SURE: Mining & Materials Engineering

Click on the title for full description of SURE 2018 projects in Mining and Materials Engineering.

 

Materials Engineering

 

MAT-001: Zeolite extractants for metals
Professor:Kristian Waters
E-mail: kristian.waters [at] mcgill.ca
Telephone: 5143981454
Website

Research Area: Mineral processing


Description
Zeolites have been used as a method of removing metal contaminants from aqueous systems. In this work, zeolites previously manufactured from waste streams will be investigated as extractants for various metal cations. These will be both for water cleaning, and to extract valuable metal..

Tasks:
1) Determine the physico-chemical properties of the zeolites 2) Investigate the extraction capacities for base metals and rare earth metals

Deliverables:
Final report on the potential use of these zeolites as metal extractants. If the results are promising, a journal submission should be finalised

Number of positions: 1
Academic Level: No preference

MAT-002: Surface chemistry in processing of niobium minerals
Professor:Kristian Waters
E-mail: kristian.waters [at] mcgill.ca
Telephone: 5143981454
Website

Research Area: Mineral processing


Description
This project will link the zeta potential of minerals found in a niobium deposit to bubble attachment and flotation response. Rheological investigations will be important to determine the dispersion of the minerals in different solutions, to ensure either flocculation or dispersion. Determining the yield stress and correlating that to the zeta potential measurements will allow the critical zeta potential and the Hamaker constant to be calculated for different minerals. In addition, microflotation ofvarious will be investigated and linked to surface energy through inverse gas chromatography. The basis for linking surface energy to flotation is previous work on galena, quartz and pyrite..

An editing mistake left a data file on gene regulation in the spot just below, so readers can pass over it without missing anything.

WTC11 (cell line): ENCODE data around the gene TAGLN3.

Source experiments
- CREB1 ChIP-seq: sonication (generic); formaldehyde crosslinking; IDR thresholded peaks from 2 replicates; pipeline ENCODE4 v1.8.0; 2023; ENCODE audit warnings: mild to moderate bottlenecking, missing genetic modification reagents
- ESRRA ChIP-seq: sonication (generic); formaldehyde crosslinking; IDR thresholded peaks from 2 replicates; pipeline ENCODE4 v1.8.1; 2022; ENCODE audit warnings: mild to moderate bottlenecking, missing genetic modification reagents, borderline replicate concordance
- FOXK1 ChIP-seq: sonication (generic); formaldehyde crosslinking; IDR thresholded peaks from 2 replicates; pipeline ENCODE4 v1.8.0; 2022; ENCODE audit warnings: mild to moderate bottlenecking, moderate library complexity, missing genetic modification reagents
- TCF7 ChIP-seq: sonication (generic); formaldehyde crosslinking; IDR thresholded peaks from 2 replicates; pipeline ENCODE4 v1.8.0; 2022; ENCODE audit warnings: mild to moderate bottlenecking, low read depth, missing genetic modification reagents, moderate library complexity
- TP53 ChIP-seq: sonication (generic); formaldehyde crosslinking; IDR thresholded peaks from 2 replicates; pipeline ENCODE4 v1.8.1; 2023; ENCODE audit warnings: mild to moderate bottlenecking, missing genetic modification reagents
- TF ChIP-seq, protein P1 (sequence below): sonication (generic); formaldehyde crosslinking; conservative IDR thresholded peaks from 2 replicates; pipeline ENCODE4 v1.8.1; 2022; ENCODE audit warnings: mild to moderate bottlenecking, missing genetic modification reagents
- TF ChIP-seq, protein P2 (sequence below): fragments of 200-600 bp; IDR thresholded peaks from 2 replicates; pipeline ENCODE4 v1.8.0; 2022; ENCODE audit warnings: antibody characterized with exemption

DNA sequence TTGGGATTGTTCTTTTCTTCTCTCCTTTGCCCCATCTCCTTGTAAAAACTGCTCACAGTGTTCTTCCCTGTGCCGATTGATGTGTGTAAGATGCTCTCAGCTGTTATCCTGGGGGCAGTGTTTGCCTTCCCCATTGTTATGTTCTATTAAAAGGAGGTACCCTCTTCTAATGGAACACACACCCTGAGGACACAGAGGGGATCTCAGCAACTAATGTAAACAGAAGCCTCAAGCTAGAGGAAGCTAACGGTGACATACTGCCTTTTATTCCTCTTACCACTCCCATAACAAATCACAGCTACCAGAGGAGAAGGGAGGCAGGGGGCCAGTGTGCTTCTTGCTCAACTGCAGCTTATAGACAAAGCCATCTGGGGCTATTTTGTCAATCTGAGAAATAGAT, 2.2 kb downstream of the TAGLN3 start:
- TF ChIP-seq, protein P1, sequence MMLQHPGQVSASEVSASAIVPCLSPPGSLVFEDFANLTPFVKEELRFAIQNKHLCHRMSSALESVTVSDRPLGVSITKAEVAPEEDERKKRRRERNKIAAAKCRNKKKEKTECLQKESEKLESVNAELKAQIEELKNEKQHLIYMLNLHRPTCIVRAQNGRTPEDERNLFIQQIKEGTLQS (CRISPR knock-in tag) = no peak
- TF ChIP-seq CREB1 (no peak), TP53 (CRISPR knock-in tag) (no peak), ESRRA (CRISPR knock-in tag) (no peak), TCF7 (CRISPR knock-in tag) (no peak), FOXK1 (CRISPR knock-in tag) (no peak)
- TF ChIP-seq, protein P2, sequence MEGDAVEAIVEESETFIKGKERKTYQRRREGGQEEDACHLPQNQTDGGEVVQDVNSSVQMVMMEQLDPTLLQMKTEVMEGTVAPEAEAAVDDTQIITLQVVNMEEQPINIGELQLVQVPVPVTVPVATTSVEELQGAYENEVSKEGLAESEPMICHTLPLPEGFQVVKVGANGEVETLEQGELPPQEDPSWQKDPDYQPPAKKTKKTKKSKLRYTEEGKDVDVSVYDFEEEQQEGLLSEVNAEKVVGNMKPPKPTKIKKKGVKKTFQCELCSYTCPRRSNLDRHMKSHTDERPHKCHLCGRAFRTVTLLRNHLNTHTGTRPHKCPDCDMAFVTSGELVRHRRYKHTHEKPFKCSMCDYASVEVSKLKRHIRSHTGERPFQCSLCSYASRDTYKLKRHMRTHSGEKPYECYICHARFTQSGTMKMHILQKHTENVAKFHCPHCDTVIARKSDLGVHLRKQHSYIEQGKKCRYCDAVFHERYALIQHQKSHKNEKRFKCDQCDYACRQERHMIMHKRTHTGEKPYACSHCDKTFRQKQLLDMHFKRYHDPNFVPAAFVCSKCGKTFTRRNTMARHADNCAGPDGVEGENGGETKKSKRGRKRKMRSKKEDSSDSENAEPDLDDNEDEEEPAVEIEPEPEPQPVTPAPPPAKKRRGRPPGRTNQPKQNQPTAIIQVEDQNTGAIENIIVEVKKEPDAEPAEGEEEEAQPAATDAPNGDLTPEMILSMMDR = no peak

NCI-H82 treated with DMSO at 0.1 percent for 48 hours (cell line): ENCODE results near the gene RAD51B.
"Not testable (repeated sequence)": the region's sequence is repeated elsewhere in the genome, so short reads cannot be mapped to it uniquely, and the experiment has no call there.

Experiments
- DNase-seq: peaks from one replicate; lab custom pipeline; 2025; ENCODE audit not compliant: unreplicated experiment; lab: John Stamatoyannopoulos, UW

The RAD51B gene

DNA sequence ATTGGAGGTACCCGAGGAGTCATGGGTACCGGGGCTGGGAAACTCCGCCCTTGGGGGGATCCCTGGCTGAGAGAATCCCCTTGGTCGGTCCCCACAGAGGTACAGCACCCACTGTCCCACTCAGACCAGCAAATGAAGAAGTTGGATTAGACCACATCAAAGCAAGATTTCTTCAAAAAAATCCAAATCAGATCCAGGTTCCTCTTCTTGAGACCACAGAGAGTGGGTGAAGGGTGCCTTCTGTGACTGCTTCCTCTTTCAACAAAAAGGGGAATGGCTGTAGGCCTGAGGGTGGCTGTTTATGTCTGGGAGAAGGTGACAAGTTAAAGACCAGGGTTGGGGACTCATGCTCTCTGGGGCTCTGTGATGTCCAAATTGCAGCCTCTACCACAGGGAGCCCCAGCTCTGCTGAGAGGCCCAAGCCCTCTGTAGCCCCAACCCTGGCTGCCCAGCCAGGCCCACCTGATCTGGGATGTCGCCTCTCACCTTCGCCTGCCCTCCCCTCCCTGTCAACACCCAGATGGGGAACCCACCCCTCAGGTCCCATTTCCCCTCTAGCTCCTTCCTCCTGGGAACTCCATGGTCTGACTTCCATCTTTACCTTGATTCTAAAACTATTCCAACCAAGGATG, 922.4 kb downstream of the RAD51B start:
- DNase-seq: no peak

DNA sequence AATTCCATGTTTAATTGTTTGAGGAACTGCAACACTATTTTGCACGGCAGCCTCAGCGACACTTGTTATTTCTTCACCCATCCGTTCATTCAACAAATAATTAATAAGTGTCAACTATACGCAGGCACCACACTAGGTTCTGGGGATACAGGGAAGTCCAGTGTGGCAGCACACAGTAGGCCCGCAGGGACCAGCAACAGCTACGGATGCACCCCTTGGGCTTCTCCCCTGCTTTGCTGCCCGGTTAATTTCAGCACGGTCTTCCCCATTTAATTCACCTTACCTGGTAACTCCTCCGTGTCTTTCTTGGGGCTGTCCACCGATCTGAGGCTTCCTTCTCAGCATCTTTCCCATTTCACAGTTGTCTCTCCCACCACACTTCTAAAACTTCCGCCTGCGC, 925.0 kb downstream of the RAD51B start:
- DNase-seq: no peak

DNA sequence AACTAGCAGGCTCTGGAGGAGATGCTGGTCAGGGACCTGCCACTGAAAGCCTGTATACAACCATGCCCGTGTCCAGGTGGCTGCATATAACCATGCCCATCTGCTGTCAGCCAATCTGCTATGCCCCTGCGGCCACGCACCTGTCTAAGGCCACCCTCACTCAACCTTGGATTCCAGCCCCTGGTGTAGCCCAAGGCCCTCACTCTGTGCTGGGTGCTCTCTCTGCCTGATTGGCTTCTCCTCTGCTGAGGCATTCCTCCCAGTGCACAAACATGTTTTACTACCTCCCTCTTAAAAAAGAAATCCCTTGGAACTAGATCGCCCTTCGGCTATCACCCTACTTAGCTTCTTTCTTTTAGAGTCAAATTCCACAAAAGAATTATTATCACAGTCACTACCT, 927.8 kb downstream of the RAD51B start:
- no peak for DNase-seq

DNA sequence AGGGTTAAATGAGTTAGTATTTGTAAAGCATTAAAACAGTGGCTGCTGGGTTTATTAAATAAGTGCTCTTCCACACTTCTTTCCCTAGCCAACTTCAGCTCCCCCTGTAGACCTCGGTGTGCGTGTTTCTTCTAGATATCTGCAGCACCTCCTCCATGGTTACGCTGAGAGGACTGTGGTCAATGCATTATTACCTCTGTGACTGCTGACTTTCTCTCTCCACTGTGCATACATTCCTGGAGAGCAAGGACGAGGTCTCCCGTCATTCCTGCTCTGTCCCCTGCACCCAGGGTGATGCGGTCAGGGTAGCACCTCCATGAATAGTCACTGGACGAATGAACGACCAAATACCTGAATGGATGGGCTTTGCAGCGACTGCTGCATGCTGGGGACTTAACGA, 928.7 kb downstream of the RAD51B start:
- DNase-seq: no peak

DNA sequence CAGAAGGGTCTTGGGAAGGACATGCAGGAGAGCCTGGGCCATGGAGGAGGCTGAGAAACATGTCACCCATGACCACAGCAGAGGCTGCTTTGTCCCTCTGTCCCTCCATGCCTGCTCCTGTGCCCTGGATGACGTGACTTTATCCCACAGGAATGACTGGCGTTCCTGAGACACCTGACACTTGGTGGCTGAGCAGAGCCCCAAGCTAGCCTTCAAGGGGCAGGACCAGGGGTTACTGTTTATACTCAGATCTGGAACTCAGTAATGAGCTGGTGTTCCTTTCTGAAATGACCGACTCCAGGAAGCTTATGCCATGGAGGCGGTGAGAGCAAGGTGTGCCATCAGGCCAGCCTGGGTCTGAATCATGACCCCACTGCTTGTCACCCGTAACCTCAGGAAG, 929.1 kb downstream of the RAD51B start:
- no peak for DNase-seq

Tasks:
Zeta potential measurements Bubble-particle attachment observations Measuring the surface energy using inverse gas chromatography Rheology measreuments Microflotation

Deliverables:
Final report Presentations to the Mineral Processing Research Group Journal submission regarding the research

Number of positions: 1
Academic Level: No preference

MAT-003: Dry separation of minerals using a fluidised bed separator
Professor:Kristian Waters
E-mail: kristian.waters [at] mcgill.ca
Telephone: 5143981454
Website

Research Area: Mineral Processing


Description
Gravity processing is one of the oldest mineral processing separations, with the most widely recognized system most likely being panning for gold. The Knelson Concentrator is one of the most common centrifugal concentrators for gold processing. It currently operates on a wet basis, and processing 24 kg of ore can consume approximately 300 l of water at a laboratory scale. Thus, investigating dry processing has the potential to generate significant environmental benefits through lower water usage. Preliminary work utilised a modified Patridge-Smith microflotation cell with a glass frit at the base as a fluidised bed. The experiment was set up with a low-density material (quartz) initially underneath a layer of a denser mineral, in this case it was magnetite. As the air fluidised the packed bed, the magnetite preferentially migrated downwards towards the base of the column. The first stage of the project will be to conduct further work with the Parrtidge-Smith cell, followed by a pseudo-2D experimental setup which will allow for air injection at the base, and will be run both batch and on a continuous basis. This will allow the researchers to see the motion of heavy and light particles, image analysis could be a potential method of determining the residence time required for separation..